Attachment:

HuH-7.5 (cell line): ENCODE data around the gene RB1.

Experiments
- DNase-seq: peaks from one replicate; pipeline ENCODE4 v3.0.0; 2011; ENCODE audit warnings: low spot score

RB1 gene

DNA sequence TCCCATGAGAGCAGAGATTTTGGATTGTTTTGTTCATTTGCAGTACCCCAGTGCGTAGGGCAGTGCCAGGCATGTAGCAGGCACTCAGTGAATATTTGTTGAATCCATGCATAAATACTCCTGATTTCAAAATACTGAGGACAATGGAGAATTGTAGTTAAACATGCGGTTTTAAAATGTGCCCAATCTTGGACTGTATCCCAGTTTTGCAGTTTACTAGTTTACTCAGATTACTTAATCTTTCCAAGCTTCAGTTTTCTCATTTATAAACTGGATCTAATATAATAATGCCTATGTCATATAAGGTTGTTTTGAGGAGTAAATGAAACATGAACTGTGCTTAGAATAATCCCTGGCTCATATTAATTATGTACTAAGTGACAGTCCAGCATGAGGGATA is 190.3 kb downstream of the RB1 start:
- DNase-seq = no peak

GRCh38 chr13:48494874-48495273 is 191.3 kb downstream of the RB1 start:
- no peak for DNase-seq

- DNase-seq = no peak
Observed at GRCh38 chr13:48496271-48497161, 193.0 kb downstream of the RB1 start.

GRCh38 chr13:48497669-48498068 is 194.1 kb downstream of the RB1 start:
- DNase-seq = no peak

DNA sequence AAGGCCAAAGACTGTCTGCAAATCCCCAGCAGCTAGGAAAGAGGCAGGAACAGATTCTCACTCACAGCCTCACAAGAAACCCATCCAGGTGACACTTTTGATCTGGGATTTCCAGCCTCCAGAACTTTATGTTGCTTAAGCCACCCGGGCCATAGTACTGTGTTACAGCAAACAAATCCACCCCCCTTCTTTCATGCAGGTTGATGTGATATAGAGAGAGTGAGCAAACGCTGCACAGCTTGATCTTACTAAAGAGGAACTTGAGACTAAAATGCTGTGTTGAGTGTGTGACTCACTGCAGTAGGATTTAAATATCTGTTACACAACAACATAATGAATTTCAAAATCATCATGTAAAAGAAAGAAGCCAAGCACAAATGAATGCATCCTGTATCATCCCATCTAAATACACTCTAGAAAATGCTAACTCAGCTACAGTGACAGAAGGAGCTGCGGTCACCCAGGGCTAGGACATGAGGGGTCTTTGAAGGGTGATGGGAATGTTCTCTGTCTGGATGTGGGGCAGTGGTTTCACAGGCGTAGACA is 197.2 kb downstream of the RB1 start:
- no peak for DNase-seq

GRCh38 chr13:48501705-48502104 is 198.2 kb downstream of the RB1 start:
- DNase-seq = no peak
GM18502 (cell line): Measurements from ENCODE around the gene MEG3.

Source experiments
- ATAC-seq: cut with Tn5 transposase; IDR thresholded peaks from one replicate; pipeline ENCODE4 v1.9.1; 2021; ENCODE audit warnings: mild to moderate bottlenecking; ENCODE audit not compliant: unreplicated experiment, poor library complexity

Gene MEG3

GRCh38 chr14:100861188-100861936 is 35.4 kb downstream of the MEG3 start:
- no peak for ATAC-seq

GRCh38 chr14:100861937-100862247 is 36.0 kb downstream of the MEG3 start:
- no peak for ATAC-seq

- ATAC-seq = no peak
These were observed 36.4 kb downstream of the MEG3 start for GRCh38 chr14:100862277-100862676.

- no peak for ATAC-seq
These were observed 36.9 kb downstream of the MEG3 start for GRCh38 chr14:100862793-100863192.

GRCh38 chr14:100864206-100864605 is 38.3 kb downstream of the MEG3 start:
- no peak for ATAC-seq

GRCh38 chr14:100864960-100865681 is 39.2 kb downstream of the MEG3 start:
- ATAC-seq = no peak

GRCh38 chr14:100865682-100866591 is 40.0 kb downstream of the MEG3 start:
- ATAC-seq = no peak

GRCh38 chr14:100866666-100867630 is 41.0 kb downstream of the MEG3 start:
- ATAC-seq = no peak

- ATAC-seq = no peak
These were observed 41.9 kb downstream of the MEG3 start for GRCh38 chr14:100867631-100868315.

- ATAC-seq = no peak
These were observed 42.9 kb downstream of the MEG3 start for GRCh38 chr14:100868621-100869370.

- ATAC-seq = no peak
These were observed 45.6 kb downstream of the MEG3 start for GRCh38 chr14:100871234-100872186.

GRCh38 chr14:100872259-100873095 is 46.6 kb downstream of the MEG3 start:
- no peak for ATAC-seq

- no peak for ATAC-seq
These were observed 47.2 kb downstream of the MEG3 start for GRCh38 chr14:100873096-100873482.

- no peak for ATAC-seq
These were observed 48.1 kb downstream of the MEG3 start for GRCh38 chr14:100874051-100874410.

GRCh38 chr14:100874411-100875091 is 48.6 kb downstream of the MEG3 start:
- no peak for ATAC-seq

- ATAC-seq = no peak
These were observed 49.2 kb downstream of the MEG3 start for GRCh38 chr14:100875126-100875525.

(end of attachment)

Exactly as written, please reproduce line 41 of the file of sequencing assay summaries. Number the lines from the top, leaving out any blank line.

- ATAC-seq = no peak